The answer to the above question will be different for different species. I knew this before but this trip underscored exactly how true that was, and how knowing these intricacies translates into bonsai mastery. It’s a bit like a chef who knows when to pull out a cake when they look at it, or when to stop stirring, or who learns the nature of a slew of ingredients so that they may begin to understand each one and how they can be paired with others and added to what, and in what quantities. Some of this might be learned at the hands of a master, or from books classes or videos. Some of can only be learned with practice.


  1. Microclimate knowledge is vital, and respected by all. Off the south side of the patio gets a downpour when it rains? The east side of the yard under the fence forms a wind spiral? Or maybe the same spot is stagnant? Even an expert will concede to your personal knowledge of your backyard. If you don’t know your backyard well then study it. The next time you have a real rainstorm on your hands go outside. Study where the water falls in droves and the places that are sheltered. What about the wind, when it’s whipping what is mostly protected? What gets the brunt? Check out your yard at different times of the day, especially in summer. You have the power to be an expert on your yard. Use it wisely.


  1. On the first round, cut back severely. There was an evening where there were around eight demonstrations going on concurrently. It was very entertaining. I know that cutting back only a little at a time is a rookie mistake, and I’ve gotten bolder in my initial pruning. But there’s nothing like seeing it done by a dozen experts on seven of the eight trees right in front of you to drive the point home.

In fairness I’ve been told that an expert may be pushed to do more to a tree in demonstrations than they would normally do for a tree in their collection at home in one sitting. The thought is there is a pressure to show the room what they would do in cutting and wiring for a particular tree. I’m not saying they kill the tree, I’m rather saying that they may push the tree in how many changes it can withstand at one time, because that’s part of the job. Still, there was some serious pruning going on which will make me bolder in my trimming choices.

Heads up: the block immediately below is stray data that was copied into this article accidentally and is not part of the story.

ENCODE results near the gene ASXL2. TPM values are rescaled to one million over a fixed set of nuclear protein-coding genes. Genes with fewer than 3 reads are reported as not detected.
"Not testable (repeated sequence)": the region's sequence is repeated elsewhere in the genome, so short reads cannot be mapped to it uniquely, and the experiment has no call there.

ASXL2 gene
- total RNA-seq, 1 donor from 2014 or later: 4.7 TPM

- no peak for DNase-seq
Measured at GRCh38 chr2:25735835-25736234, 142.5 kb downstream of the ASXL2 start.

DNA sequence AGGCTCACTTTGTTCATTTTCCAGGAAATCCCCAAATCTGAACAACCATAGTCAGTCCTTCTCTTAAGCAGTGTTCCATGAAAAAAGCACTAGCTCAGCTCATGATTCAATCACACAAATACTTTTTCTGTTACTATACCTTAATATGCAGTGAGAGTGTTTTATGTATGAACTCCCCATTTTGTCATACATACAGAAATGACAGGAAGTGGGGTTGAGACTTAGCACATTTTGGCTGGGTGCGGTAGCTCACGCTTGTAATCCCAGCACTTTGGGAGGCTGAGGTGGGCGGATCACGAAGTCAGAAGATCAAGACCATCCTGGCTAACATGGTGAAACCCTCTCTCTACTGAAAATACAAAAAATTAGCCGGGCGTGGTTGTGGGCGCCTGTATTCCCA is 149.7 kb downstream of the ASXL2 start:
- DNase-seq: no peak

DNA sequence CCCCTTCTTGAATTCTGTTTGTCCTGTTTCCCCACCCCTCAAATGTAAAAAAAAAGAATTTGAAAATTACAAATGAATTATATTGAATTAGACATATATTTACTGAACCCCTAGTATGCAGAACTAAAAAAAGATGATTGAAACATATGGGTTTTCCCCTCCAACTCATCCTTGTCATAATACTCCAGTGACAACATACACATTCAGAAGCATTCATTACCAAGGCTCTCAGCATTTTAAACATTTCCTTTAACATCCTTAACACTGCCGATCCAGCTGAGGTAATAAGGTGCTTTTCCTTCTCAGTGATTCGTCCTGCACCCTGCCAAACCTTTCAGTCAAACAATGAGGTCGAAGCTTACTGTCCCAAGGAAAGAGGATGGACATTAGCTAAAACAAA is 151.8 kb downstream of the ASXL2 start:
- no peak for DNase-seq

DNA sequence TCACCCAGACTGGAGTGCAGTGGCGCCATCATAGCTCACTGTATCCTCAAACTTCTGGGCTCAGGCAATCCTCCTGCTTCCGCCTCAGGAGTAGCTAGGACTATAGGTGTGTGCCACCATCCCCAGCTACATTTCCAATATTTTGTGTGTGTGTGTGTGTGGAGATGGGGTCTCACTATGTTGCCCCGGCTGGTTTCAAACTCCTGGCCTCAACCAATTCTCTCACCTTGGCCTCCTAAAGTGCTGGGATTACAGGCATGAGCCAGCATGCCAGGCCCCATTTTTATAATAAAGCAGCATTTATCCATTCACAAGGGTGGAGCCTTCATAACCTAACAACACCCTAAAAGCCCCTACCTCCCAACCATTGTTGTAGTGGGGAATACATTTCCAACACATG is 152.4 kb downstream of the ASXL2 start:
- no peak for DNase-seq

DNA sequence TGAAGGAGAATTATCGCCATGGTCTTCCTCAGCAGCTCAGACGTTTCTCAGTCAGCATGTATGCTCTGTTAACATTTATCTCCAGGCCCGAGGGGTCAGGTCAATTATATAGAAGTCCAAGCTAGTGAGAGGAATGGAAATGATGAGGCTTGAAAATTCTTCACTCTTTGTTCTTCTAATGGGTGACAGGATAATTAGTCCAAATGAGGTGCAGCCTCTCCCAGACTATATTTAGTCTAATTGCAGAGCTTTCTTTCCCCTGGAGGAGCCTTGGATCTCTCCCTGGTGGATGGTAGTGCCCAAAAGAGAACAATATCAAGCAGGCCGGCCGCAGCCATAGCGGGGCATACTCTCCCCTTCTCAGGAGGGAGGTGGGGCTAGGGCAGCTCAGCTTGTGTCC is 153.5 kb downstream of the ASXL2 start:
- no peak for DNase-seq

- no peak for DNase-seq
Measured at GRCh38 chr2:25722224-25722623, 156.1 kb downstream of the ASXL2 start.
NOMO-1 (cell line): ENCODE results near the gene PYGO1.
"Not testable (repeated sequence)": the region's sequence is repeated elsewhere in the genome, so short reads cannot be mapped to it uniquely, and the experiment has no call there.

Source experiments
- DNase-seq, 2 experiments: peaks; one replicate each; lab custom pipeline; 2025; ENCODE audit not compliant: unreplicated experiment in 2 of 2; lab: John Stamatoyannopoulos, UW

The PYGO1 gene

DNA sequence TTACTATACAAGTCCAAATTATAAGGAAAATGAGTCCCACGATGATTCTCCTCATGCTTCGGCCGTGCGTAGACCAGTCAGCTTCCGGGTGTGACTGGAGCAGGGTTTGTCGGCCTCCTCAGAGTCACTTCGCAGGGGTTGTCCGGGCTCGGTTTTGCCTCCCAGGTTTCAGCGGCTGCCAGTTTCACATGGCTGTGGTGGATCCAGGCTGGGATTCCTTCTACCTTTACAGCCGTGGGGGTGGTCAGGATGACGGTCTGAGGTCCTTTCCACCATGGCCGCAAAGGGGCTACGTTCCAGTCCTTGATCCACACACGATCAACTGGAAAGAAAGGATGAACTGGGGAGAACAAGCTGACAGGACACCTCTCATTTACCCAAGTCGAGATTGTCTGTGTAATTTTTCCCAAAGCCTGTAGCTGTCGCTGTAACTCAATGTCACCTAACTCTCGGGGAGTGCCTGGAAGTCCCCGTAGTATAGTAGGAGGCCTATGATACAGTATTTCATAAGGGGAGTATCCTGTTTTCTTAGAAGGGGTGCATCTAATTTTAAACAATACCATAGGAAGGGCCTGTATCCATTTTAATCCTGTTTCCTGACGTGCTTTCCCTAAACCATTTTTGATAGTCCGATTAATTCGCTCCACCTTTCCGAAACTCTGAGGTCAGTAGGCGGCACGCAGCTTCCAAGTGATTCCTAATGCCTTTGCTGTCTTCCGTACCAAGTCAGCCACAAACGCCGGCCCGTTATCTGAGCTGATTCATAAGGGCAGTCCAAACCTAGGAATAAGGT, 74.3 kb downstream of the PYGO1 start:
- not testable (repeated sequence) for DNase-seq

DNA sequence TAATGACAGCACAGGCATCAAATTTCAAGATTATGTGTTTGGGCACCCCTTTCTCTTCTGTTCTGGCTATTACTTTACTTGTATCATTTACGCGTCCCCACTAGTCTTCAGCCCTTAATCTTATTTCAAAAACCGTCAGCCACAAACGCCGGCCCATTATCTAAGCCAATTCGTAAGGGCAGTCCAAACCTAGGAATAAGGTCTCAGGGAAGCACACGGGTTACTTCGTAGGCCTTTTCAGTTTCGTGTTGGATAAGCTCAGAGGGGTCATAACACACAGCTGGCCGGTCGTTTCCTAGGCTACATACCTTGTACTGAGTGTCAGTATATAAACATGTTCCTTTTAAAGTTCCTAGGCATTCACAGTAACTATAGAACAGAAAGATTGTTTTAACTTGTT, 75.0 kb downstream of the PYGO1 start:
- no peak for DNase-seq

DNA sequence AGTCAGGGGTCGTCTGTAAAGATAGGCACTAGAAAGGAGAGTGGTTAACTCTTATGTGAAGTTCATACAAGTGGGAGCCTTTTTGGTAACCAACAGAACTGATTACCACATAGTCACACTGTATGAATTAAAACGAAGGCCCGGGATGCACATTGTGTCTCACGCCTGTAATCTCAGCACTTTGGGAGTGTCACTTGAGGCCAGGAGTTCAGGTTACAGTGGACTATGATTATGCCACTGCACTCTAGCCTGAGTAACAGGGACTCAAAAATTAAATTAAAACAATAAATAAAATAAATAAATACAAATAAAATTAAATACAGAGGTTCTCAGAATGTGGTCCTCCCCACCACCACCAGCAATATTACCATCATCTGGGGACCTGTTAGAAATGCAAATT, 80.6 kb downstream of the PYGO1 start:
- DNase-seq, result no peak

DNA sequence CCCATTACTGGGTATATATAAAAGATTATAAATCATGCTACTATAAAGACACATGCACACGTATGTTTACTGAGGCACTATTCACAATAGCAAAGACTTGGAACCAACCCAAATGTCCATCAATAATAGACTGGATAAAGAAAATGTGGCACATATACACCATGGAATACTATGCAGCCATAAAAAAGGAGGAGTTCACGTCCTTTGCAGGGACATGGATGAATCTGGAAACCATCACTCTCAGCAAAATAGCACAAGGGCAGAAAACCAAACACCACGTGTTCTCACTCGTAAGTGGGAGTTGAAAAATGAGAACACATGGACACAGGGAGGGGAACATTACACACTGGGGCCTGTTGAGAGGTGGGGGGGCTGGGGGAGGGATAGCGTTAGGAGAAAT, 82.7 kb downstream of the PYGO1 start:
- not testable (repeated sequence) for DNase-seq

1. To show is very personal. To show a tree is bold, and extremely personal. Bonsai is a piece of art. Like any piece of art, by nature bonsai seem to draw criticism. At the same time, if you find a tree worth showing you likely have spent considerable time and effort, and possibly money on the tree. It is a piece of you. No matter what you did there are some who don’t care for that style and would have done something differently. To show you’re inviting criticism to something you truly love. Criticism to yourself and your way of doing things. Showing is a fantastic experience and should be done, but know going in that your work will be criticized. This helps explain and justify my reluctance to show any of my work.


  1. Consider the importance of shape and form. Sitting down to start a new tree, you decide what overall direction you’re going. The material I was working with had three trunks from the base. I couldn’t keep them all of course and was deciding which of the trunks to get rid of. I was thinking of the proximity of each trunk to one another and thinking of getting rid of the inner trunk to spread things out a bit. Much thanks to my colleague who pointed out that what I really need to be looking at is shape and lines. Though having something spread out would be nice, what is more important was that one of the outer trunks basically was straight up past the first and into the second branch at the base. I was working with a juniper, and not going for a formal upright so he suggested getting rid of the straight outer trunk instead of the inner. He was right of course and the recommendation came out very nicely. Making the scrapped trunk into a jin also looked much better on the outside than if it had been placed in the middle of the tree.


  1. Go, if you’re a professional. Going to the show was fun and educational. I support the ABS and FBS and think they’re great. The people were friendly, and the convention has a sort of small town feel to it. The demonstration evening was entertaining. The vendor area was quite respectable, the hours were beyond expectation and they do have quite a variety of vendors there on site where you can buy without shipping charges, which is nice. There were quite a few workshops. The auctions were nice, and because there isn’t an enormous attendance you have decent odds of winning something if you play more than a ticket or two. The ABS/FBS convention offered events targeted at a range of capabilities including beginners. Unsurprisingly the exhibit was outstanding, and I understand it was free to the public. If ABS/FBS hasn’t negotiated this in the contract they totally should. This should have been widely publicized. If you even kind of like bonsai and were anywhere within about an hour of the event, it was worth driving out to see. Consider that you have some of the best experts in the country, so the exhibit is a touch like a tiny traveling Smithsonian. There were some fantastic materials out there.

For most beginning bonsai hobbyists, between registration, hotel stay, and travel this is a pricy affair. You might instead decide to go spend $500, or $250 on bonsai stuff for yourself or treat yourself to a local workshop. When you get beyond local entry-level stuff though, the ABS convention is a friendly at home atmosphere to learning available down the road.